So many items had been thrown into Morning Glory Pool that it was called “the garbage can” by park staff in the 1950s. Although it was cleaned out several times (above right), the spring’s temperature changed due to materials blocking its vent.
increased visitation (Condon n.d.). Marler’s strong sentiments are due in part to his responsibility for cleaning debris out of thermal features in 1946, when he twice removed rocks weigh- ing more than 40 lbs from the vent of Turban Geyser. In 1947, he reported hauling 55 wheelbarrows full of rocks and debris from springs and geysers in addition to a large tree from Emer- ald Pool, stating that “the culprits had resorted to considerable labor to drag this tree to the pool and shove it in.”
Superintendent Fred Johnston tried to prevent vandal- ism by educating the public. He submitted Chief Naturalist David Condon’s essay, “Invaluable Natural Assets in Yellow- stone National Park Suffer from Vandalistic Acts” to the park’s regional director, urging publication in the mass media. Con- don described how even one pebble tossed into a spring or geyser, when multiplied by hundreds or thousands, can cause permanent damage or complete destruction of geysers and springs.
bination of both factors.
Minute Geyser in Norris Geyser Basin may be the most vandalized geyser within the park. During the late nineteenth century, it erupted once per minute, sometimes up to 40 ft high. A stagecoach stop located there sometime later encour- aged passengers to throw coins and other items into the vent (Whittlesey 1988). When new roads were constructed, Minute Geyser remained relatively close to the main access road and was continually vandalized. In 1935, a park naturalist noted “I found about 10 boulders ranging up to the size of a man’s head, almost completely filling the smaller of the two openings.” By 1969 the vent was clogged with rocks that were cemented in place by the spring’s mineral waters (White et al. 1988), caus- ing the geyser’s eruptive activity to shift to a side vent. Minute Geyser’s activity became irregular and it erupted only a few feet. Another Norris Basin feature, Ebony Geyser, also became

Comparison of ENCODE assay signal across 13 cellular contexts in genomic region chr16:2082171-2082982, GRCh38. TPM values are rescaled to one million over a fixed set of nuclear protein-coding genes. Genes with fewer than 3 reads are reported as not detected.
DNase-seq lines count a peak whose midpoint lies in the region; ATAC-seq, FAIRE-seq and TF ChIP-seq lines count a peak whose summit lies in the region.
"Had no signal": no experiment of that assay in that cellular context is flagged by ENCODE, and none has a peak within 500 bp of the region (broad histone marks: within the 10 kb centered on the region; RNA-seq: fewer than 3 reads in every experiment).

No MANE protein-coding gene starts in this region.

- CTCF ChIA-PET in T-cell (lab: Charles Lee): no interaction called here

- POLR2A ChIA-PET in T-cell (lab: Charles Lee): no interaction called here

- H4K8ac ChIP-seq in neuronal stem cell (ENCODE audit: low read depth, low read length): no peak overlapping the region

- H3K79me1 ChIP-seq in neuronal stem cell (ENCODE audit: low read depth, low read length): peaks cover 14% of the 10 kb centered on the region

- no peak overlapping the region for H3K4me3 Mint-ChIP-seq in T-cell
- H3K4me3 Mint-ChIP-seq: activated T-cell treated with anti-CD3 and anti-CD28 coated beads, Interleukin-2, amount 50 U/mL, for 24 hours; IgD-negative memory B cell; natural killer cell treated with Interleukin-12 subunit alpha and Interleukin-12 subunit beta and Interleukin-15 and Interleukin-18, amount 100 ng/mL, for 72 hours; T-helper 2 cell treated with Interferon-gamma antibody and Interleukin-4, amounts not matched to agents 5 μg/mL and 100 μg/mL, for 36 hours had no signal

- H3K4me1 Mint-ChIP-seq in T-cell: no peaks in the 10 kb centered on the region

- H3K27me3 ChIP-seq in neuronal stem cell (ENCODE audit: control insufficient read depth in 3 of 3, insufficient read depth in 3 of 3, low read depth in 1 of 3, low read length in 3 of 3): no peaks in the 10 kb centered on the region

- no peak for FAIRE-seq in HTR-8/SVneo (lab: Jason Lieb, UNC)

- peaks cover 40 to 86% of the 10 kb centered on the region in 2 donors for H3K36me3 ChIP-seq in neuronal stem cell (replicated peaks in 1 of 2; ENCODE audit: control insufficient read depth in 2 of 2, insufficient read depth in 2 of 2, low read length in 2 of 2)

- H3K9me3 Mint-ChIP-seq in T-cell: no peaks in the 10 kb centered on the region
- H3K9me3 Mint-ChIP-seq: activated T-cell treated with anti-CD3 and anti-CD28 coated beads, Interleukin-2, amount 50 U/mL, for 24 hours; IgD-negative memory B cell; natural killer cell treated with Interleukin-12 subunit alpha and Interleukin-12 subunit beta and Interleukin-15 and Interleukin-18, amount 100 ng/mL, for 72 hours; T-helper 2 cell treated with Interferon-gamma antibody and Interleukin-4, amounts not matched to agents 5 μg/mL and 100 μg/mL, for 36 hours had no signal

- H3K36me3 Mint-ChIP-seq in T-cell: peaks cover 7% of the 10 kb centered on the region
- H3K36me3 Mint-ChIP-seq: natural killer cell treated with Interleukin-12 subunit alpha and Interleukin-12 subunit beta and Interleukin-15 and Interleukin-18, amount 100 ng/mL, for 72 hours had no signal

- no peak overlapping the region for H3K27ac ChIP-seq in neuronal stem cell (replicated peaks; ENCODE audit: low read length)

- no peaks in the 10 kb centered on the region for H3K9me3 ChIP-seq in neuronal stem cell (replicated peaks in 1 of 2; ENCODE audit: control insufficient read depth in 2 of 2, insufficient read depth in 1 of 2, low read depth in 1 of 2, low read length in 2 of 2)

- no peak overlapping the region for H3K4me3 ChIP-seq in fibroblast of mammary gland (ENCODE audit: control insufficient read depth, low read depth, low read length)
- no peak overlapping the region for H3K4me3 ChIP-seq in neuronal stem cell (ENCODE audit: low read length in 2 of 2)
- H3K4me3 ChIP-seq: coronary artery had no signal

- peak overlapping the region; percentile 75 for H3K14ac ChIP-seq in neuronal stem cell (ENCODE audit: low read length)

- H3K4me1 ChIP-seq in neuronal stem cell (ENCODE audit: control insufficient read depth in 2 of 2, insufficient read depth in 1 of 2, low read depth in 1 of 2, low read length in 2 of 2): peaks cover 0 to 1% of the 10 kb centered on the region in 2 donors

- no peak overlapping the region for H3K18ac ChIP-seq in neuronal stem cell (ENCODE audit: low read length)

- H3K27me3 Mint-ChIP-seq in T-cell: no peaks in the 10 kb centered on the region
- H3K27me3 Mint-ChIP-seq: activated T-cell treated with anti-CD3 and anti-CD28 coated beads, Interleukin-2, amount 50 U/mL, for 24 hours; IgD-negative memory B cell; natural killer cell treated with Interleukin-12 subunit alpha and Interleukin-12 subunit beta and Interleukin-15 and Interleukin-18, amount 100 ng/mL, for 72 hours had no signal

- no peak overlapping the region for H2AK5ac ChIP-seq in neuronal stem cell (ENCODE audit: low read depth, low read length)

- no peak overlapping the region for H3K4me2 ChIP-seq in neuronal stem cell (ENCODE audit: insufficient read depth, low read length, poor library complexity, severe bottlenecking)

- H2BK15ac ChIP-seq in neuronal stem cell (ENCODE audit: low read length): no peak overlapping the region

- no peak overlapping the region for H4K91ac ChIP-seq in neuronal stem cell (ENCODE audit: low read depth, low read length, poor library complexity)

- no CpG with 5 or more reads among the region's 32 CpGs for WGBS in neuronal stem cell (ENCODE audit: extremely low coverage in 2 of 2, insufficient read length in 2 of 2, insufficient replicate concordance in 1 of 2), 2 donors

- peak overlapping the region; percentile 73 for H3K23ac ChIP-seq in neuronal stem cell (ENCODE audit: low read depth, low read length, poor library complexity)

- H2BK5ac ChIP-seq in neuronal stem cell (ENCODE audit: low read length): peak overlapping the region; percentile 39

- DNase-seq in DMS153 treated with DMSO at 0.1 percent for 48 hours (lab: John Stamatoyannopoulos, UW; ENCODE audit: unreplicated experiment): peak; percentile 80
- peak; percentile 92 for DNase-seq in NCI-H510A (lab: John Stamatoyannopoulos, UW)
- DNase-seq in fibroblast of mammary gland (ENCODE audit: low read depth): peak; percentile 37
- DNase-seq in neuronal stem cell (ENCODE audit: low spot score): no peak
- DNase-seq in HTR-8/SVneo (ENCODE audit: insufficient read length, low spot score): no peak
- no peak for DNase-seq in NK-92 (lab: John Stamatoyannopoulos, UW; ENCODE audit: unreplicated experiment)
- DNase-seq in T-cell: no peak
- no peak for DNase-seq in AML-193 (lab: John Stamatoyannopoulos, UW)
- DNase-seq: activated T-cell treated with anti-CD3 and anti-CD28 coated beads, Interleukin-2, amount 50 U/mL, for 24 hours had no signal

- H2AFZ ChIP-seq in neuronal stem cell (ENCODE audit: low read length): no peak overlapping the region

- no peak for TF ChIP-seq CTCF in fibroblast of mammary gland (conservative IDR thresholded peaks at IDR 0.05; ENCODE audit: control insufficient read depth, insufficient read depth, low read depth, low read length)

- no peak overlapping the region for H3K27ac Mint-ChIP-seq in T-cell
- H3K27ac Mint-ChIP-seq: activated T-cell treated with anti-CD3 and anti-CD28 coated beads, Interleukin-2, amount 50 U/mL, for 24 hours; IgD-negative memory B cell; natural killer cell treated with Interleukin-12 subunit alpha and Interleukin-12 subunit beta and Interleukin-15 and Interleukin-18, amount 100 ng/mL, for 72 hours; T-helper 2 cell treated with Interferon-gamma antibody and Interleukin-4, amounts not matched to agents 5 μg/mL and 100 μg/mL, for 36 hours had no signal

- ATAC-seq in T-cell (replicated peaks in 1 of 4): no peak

Despite the efforts of park management, numerous fea- tures have been damaged by vandalism. Morning Glory Pool, in the Upper Geyser Basin, is perhaps the most notorious dam- aged feature within the park. Before the highway was diverted away from Morning Glory in 1971, its easy access and high popularity caused the spring to be the receptacle for large quantities of objects, including coins, rocks, logs, bottles, and clothing. Many efforts were made to remove items from the spring, but the continual addition of material clogged the vent, perhaps enough to lower the spring’s temperature and allow the growth of algae. The color of the pool changed to a deeper blue because of bacterial growth, and its scalloped edges were destroyed (Bryan 1995, Whittlesey 1988). Yellowstone Park Geologist Henry Heasler (2008) notes that the temperature of Beauty and Chromatic Pools (located in the same general area as Morning Glory) also dropped, but as a result of natural causes. As such, it is unclear whether the temperature change in Morning Glory was natural, a result of vandalism, or a com-
debris removed from Morning Glory Pool, 1950.
17(1) • 2009
NPS, YNP, Yell 33162